Consumers of the future will be able to overturn the old adage “you are what you eat”, according to a recent report on Reuters Health, because a genetic spin on nutrition will enable food choices to be made according to an individual’s DNA.


In a speech given on Tuesday for the annual meeting of the American Chemical Society, at the Pleasanton, California-based Life Sciences Alliance, nutritional science consultant Dr. Nancy Fogg-Johnson explained:  “The scientific continuums of nutrition and genomics have absolutely merged [and we are entering] a new nutritional paradigm – the genetic era of nutrition.”


In an era dubbed “nutrigenomics”, Fogg-Johnson explained how companies will capitalise on available technology with DNA-tailored drugs, and eventually foods. “The technology to accomplish this in an economically feasible, consumer-relevant way is becoming a reality,” she revealed.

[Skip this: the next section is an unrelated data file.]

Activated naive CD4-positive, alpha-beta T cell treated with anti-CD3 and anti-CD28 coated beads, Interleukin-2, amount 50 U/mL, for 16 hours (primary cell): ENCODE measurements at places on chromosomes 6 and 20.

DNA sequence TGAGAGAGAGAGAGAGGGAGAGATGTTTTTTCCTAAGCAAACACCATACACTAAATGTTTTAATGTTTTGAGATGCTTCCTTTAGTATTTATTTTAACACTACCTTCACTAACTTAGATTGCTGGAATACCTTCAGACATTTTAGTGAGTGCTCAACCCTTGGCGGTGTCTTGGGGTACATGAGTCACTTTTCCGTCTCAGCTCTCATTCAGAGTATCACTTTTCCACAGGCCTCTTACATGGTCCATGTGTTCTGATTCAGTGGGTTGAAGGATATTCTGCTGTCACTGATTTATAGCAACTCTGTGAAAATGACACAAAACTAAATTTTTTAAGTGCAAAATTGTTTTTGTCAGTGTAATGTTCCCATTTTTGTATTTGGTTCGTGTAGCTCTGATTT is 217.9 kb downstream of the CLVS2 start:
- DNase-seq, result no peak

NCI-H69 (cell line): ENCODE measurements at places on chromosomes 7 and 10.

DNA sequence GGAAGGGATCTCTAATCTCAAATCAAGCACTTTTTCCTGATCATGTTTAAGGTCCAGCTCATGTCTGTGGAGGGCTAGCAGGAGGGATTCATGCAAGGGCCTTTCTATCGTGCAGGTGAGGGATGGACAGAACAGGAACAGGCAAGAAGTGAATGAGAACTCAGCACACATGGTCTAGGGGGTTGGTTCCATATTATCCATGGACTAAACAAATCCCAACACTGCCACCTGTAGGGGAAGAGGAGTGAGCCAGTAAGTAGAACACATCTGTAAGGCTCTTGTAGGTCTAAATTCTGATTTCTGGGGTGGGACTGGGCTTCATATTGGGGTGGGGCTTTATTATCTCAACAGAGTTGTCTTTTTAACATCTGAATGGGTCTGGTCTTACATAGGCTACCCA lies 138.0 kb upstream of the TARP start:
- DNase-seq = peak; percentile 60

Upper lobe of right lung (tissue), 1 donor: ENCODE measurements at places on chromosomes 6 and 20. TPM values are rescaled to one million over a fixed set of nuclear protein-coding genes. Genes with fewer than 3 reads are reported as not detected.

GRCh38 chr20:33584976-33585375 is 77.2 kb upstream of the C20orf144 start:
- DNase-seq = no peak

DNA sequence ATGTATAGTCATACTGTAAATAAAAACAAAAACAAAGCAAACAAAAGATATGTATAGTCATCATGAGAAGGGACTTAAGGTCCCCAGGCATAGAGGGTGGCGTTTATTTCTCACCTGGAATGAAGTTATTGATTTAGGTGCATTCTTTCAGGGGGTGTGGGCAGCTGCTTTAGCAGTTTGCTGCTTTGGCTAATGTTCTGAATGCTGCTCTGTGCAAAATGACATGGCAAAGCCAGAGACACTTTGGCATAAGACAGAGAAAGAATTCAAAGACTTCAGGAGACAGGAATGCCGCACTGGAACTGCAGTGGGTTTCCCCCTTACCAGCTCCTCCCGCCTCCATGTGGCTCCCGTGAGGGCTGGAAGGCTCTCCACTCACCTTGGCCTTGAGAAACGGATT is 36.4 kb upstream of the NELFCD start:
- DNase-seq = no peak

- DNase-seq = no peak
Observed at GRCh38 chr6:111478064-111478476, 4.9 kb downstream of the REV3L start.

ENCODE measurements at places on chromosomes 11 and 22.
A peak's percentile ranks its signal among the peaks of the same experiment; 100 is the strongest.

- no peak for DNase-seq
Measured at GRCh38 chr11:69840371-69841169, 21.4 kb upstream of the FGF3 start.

Indeed, she pointed out, consumers regularly make “dietary choices based on genetics”. Such action could include lactose-intolerant people choosing soy over milk.


With the recent publication of the human genome, however, anyone will be able to tailor their intake more specifically to their individual genetic code. With a quick and relatively cheap means of establishing their own unique DNA structure, and any aberrations in genetic make-up, consumers will be armed with important knowledge in the prevention of certain diseases; able to make informed decisions about what they eat to protect themselves from illness.


Fogg-Johnson argued that this process could even become a life-long concern, with children learning from birth which foods to eat for optimum health according to their own genetic make-up.